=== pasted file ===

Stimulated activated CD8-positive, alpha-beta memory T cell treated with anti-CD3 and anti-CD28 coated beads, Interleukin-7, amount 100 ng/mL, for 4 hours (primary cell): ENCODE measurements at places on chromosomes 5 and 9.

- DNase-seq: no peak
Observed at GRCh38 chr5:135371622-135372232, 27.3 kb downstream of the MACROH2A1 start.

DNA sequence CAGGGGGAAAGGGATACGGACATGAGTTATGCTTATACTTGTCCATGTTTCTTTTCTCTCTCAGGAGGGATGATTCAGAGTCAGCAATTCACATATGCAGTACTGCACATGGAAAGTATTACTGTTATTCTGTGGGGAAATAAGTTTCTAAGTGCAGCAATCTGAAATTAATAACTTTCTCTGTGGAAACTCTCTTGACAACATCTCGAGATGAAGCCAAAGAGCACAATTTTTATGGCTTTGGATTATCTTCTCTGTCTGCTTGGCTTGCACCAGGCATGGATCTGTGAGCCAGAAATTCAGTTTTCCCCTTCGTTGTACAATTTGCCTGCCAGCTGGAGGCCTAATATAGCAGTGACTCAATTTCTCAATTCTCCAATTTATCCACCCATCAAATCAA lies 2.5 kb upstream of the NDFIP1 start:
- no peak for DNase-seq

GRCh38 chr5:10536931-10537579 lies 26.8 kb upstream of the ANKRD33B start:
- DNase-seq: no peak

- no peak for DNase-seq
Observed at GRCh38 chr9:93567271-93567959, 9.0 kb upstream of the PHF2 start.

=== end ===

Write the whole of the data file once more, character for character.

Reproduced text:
Stimulated activated CD8-positive, alpha-beta memory T cell treated with anti-CD3 and anti-CD28 coated beads, Interleukin-7, amount 100 ng/mL, for 4 hours (primary cell): ENCODE measurements at places on chromosomes 5 and 9.

- DNase-seq: no peak
Observed at GRCh38 chr5:135371622-135372232, 27.3 kb downstream of the MACROH2A1 start.

DNA sequence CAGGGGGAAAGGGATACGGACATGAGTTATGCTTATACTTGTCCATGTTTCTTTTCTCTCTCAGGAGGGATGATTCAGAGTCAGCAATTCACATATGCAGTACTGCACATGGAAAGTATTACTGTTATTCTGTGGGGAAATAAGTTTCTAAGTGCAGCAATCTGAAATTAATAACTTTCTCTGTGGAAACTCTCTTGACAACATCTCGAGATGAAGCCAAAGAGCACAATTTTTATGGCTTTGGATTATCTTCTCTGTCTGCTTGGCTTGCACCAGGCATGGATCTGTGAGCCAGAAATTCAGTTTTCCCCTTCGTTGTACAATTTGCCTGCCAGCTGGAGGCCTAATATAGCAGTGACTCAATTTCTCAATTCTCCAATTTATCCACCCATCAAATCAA lies 2.5 kb upstream of the NDFIP1 start:
- no peak for DNase-seq

GRCh38 chr5:10536931-10537579 lies 26.8 kb upstream of the ANKRD33B start:
- DNase-seq: no peak

- no peak for DNase-seq
Observed at GRCh38 chr9:93567271-93567959, 9.0 kb upstream of the PHF2 start.